reference : Pediatric emergency department visits for diarrheal illness increased after release of undertreated sewage

JSON YAML text HTML Turtle N-Triples JSON Triples RDF+XML RDF+JSON Graphviz SVG
/reference/e52bc134-c185-4db4-815d-1bf6608797a7
Bibliographic fields
reftype Journal Article
Abstract CONTEXT. Contamination of local waterways may occur through release of partially treated sewage. The Environmental Protection Agency has recently reviewed regulatory standards for this practice. However, the health effects of these events have not been well studied.OBJECTIVE. Our goal was to identify any increase in visits to a pediatric emergency department for diarrheal illness after sewage bypass into Lake Michigan.METHODS. The study was conducted as a retrospective, observational time-series analysis in a tertiary care children's hospital emergency department with an annual volume of ∼45000 visits. We collected data for 2002–2004 pertaining to the daily number of emergency department visits for children (aged <19 years) for diarrheal illness (using specified International Classification of Diseases, Ninth Edition codes as a reference). Daily diarrheal illness visits were the dependent variable in a time-series model. The primary independent variable was the occurrence of a sewage-bypass event in the 3 to 7 preceding days. Potential confounders included the season and daily rainfall. Separate models were created for visits from people living in zip codes that used Lake Michigan drinking water and those who used other water sources.RESULTS. Over the 3-year study period, there was a mean of 5.0 ± 3.8 (SD) daily visits for diarrheal illness from people who lived in zip codes that used Lake Michigan drinking water and 1.2 ± 1.4 (SD) from outside that area. There were 6 sewage-bypass events identified. After adjusting for the season and rainfall, there was a significant increase of 2.5 to 2.7 visits only from people who lived in zip codes that used Lake Michigan drinking water after the 2 largest of the 6 bypass events.CONCLUSIONS. Emergency department visits for diarrheal illness increased significantly after 2 events of release of partially treated sewage into area waterways. These data suggest a potentially harmful effect of such practices.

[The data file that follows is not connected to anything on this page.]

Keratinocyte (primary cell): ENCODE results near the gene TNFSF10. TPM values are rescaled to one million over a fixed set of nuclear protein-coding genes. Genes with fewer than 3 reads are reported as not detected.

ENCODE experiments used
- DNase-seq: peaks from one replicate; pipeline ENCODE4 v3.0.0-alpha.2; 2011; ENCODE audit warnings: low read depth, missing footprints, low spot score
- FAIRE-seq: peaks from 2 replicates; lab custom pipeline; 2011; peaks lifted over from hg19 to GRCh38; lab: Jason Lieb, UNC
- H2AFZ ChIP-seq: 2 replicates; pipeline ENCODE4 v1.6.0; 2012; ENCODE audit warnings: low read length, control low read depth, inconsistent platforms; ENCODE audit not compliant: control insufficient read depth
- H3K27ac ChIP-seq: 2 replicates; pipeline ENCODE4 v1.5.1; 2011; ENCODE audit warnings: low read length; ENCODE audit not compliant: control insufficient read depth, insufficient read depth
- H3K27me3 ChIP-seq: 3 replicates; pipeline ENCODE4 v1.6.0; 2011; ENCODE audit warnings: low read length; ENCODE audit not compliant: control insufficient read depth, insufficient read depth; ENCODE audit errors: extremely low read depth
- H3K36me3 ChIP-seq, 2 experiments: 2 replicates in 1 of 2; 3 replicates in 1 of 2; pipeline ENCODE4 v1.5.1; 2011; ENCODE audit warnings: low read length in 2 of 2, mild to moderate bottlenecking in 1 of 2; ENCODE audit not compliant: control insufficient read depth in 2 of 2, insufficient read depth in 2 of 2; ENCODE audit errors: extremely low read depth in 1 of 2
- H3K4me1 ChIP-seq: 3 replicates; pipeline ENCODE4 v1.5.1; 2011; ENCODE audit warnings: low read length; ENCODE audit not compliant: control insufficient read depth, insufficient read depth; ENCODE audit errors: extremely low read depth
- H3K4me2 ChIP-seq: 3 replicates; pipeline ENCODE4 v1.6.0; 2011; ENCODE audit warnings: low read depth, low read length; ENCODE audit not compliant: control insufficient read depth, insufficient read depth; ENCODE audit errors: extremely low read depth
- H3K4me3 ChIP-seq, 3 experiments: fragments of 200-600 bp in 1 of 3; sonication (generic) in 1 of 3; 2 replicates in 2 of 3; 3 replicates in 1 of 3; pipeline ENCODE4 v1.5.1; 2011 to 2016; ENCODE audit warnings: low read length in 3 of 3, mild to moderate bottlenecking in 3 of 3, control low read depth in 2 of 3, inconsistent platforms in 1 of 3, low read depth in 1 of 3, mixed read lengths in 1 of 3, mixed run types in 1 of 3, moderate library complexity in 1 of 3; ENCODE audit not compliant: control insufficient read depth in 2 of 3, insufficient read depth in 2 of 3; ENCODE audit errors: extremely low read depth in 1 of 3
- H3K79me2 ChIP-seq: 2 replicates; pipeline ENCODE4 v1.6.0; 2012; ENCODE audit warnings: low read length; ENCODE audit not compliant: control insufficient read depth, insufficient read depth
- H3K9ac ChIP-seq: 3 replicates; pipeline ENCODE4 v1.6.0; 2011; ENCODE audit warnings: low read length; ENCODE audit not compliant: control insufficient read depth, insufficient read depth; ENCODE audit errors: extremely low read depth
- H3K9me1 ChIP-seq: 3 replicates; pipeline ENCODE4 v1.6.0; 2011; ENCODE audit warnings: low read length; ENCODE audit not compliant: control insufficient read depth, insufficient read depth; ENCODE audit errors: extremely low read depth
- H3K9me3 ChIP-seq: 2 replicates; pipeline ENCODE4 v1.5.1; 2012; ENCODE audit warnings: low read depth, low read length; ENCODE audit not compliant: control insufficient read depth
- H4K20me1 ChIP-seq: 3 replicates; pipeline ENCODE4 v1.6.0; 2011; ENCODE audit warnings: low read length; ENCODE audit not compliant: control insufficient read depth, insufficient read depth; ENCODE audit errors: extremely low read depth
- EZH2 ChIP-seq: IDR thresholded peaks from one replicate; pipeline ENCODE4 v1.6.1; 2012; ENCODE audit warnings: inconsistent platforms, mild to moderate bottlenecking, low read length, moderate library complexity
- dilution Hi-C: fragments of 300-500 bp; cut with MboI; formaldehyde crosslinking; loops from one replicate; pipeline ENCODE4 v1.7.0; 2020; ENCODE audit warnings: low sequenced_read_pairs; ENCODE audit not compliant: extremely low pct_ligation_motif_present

Author Redman, Ryan L. Nenn, Cheryl A. Eastwood, Daniel Gorelick, Marc H.
DOI 10.1542/peds.2007-0283
Date December 1, 2007
Issue 6
Journal Pediatrics
Pages e1472-e1475
Title Pediatric emergency department visits for diarrheal illness increased after release of undertreated sewage
URL http://www.pediatricsdigest.mobi/content/120/6/e1472.full.pdf+html
Volume 120
Year 2007
Bibliographic identifiers
.reference_type 0
_chapter ["Ch. 16: Northeast FINAL"]
_record_number 3985
_uuid e52bc134-c185-4db4-815d-1bf6608797a7